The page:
CHATTANOOGA (WRCB)-  It's one of the toughest parts of college life:  you move to a new city, live in unfamiliar surroundings, even share a room with people you've never met.  The first day of college can be intimidating, but for many freshmen, Twitter has come to the rescue.  The proliferation of smart phones, IPads, and other communication tools was once a cause of concern for educators.  In a society where young people constantly have their noses buried in mobile devices, there have been fears of a social disconnect in which teens seldom interact face-to-face.  But Twitter on campus is proving to be a surefire way for kids of similar interests to link up.

Thanks to the social media network, new students "found" each other well in advance of Orientation Day.  When they showed up in person on Friday, most had already become familiar with each other due to back and forth tweeting.  They know each other's hometowns, favorite recording artists, hobbies and movies.

Freshman Joseph Thomas from Clarksville, Tennessee, set foot on campus for the second time ever on Friday.  "But I already know about sixty people here on Twitter," he said.  "I find out where people are meeting, what they're doing for fun, where they go to eat.  Twitter makes it fun, because just going up to somebody you don't know is not easy."

This may sound like a grand idea that originated from University leadership, but it actually just sort of happened, according to UTC media specialist Laura Bond.  Incoming students created their own hashtag (a hash mark used within a message to identify a keyword or topic of interest, such as #UTChattanooga), and from there, the natural order of the "Twitterverse" clicked in.  Students from various parts of the nation who had virtually no acquaintances in Chattanooga were quickly connected with dozens of their peers.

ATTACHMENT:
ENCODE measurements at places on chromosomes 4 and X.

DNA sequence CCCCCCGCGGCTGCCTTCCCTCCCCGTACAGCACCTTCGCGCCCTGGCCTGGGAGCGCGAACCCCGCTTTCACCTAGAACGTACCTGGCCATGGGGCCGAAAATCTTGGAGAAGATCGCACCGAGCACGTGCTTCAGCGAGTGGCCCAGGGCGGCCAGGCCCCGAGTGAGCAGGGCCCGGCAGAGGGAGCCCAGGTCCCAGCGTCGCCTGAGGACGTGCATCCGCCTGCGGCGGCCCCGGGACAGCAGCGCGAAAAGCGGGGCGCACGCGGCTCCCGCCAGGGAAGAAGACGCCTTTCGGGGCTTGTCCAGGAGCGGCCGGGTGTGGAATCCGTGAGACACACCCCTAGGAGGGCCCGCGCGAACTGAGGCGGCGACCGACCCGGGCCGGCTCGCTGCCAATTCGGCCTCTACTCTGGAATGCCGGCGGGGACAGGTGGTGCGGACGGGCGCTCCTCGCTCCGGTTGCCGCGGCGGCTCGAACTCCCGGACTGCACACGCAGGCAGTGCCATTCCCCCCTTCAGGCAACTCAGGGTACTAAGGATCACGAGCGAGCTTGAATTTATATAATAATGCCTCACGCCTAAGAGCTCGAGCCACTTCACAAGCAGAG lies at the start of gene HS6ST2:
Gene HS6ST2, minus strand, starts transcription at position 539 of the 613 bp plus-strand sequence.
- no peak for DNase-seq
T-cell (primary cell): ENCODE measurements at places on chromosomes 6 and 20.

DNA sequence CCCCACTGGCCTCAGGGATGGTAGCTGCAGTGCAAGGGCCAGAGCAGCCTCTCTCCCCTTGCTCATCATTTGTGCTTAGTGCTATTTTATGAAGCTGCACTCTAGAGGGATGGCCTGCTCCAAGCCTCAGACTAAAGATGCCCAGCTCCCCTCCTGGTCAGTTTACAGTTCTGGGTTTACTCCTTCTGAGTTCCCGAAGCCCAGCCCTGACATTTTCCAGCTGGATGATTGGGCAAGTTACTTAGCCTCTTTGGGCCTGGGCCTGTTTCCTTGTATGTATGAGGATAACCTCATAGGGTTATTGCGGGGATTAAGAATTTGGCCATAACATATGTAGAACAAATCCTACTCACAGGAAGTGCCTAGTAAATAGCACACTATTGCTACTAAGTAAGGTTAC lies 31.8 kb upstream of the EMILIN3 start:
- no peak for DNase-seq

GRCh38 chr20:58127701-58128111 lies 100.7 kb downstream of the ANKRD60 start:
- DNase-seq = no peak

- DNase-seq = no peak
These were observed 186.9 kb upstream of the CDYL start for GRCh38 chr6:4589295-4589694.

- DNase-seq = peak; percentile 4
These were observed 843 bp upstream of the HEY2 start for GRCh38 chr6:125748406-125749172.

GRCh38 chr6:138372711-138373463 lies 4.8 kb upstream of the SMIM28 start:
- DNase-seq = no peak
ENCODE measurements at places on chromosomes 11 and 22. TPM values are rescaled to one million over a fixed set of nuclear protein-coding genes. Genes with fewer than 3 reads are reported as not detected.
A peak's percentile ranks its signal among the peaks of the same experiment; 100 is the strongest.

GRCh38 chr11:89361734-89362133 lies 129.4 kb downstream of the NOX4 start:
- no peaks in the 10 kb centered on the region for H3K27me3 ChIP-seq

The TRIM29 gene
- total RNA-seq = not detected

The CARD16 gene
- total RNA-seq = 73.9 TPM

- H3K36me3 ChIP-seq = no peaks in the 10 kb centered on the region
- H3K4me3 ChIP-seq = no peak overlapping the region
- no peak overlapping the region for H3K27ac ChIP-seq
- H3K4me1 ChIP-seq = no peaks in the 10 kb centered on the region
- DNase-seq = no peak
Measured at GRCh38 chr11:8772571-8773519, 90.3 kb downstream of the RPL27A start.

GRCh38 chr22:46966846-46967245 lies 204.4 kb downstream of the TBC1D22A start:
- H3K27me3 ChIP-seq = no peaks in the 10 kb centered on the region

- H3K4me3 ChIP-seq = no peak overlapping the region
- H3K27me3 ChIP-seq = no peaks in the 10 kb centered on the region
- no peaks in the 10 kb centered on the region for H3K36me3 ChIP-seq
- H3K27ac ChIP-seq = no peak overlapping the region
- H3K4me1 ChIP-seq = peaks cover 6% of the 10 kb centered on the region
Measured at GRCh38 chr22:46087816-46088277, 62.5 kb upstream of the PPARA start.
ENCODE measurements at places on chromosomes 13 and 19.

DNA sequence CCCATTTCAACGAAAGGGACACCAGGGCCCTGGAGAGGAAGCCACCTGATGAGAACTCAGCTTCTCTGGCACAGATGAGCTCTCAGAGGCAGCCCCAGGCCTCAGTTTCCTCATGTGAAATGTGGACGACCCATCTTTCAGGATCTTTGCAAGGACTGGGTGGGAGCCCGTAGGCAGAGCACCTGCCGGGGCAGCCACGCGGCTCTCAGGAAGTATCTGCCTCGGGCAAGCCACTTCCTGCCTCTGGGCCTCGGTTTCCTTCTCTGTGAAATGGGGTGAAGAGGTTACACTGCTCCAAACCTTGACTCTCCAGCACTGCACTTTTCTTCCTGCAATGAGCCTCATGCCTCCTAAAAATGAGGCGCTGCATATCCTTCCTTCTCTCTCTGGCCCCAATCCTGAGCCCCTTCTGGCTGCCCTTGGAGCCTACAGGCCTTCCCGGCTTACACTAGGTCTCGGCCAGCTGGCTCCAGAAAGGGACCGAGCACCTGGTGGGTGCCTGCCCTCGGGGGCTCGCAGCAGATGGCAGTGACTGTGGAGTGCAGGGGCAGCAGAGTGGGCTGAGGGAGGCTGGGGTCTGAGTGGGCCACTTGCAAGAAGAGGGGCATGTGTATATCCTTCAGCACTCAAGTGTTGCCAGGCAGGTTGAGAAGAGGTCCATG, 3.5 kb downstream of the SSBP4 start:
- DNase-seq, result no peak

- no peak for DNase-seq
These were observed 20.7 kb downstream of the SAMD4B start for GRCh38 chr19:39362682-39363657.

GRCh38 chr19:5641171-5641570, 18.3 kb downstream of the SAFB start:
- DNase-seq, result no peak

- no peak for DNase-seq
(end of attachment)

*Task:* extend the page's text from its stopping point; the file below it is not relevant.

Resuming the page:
Student Government Association president Bradley Bell thinks back to his freshman year, in the days before Twitter became a social network force...way back in 2008.  "My first day here I knew two people, and they were both from Knoxville like me, " he said.  "I think it's great that Twitter allows these freshmen to connect and communicate.  Even before the first day of class there's already a lot of talk.  As soon as they arrive on campus, it's like, meet me at the University Center so we can get to know each other." 

Students say being able to immediately make friends provides comfort and familiarity on campus from day one.  They say it might pay dividends in the future, helping students who need a sense of community stay in school and earn their degree.

LaShaun Grandberry, a freshman from LaGrange, Tennessee said, "Most likely just knowing people will help everybody stay in school.  Some kids get homesick when they don't have any friends.  This will help me get involved on campus since I'm from the other side of the state."